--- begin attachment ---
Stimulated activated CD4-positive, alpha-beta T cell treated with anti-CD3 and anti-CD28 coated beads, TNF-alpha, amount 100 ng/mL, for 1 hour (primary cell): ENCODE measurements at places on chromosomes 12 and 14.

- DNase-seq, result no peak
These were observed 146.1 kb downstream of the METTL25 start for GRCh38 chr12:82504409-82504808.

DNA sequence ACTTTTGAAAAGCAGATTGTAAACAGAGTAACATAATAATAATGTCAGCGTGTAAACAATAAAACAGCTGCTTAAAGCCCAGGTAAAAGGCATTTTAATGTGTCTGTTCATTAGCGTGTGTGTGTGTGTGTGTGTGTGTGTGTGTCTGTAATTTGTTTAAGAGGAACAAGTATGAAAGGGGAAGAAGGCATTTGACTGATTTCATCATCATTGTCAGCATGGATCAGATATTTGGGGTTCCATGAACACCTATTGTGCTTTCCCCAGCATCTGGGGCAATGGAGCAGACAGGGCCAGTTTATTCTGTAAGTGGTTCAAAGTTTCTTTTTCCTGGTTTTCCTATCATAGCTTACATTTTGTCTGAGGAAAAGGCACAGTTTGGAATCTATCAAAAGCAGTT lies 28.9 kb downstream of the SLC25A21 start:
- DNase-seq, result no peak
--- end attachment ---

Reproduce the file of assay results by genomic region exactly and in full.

Stimulated activated CD4-positive, alpha-beta T cell treated with anti-CD3 and anti-CD28 coated beads, TNF-alpha, amount 100 ng/mL, for 1 hour (primary cell): ENCODE measurements at places on chromosomes 12 and 14.

- DNase-seq, result no peak
These were observed 146.1 kb downstream of the METTL25 start for GRCh38 chr12:82504409-82504808.

DNA sequence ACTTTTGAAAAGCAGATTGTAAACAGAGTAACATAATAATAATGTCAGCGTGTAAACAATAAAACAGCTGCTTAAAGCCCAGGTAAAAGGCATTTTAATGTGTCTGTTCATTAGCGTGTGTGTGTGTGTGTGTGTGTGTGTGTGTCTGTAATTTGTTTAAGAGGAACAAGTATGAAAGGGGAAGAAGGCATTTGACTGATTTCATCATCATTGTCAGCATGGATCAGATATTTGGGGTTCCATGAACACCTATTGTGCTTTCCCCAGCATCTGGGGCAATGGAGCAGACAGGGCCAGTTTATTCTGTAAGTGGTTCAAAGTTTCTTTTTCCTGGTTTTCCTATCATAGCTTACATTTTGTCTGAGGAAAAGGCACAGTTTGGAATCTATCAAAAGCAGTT lies 28.9 kb downstream of the SLC25A21 start:
- DNase-seq, result no peak